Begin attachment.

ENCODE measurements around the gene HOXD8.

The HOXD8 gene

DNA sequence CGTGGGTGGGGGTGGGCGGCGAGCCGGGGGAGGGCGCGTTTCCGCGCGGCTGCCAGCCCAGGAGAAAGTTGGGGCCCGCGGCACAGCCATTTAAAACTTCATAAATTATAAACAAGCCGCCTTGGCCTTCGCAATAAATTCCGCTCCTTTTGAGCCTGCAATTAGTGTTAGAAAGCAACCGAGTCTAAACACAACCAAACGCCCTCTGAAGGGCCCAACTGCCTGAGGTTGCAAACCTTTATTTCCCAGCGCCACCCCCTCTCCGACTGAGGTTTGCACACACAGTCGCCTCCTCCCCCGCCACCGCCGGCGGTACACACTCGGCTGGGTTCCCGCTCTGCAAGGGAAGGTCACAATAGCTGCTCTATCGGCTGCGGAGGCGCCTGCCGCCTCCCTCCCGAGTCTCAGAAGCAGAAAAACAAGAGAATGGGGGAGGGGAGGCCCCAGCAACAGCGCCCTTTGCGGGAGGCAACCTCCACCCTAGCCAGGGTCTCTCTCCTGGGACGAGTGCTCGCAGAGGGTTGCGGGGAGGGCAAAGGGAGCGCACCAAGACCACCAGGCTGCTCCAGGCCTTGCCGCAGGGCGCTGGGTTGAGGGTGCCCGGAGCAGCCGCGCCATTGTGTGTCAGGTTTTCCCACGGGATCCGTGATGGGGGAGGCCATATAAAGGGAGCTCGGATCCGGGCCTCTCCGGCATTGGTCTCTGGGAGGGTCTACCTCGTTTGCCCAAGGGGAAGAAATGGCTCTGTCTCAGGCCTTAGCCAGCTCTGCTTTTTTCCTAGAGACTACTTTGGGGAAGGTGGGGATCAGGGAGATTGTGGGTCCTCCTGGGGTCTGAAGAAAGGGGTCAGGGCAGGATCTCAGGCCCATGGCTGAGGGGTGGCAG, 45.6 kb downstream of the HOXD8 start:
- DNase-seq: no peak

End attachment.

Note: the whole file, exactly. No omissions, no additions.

ENCODE measurements around the gene HOXD8.

The HOXD8 gene

DNA sequence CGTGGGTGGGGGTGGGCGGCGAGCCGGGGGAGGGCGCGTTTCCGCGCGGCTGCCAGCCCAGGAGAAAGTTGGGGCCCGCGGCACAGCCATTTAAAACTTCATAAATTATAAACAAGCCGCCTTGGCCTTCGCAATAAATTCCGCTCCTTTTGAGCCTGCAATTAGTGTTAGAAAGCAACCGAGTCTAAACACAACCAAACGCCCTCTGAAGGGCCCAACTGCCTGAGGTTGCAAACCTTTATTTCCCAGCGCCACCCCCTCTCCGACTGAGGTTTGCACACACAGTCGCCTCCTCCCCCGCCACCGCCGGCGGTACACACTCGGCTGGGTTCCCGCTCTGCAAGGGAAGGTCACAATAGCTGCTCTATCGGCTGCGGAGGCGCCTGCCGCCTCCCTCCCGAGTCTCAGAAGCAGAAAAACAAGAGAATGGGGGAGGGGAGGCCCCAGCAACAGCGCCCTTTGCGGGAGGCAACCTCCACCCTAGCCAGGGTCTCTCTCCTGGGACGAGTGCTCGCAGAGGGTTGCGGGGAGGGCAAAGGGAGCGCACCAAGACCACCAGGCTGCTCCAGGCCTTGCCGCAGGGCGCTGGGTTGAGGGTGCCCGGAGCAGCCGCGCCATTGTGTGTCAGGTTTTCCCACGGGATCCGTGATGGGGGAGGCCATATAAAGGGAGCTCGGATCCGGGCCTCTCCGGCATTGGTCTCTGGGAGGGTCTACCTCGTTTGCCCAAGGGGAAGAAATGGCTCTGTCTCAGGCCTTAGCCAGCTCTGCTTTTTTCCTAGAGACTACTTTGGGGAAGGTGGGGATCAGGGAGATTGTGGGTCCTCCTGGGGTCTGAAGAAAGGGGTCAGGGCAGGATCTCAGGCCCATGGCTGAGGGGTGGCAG, 45.6 kb downstream of the HOXD8 start:
- DNase-seq: no peak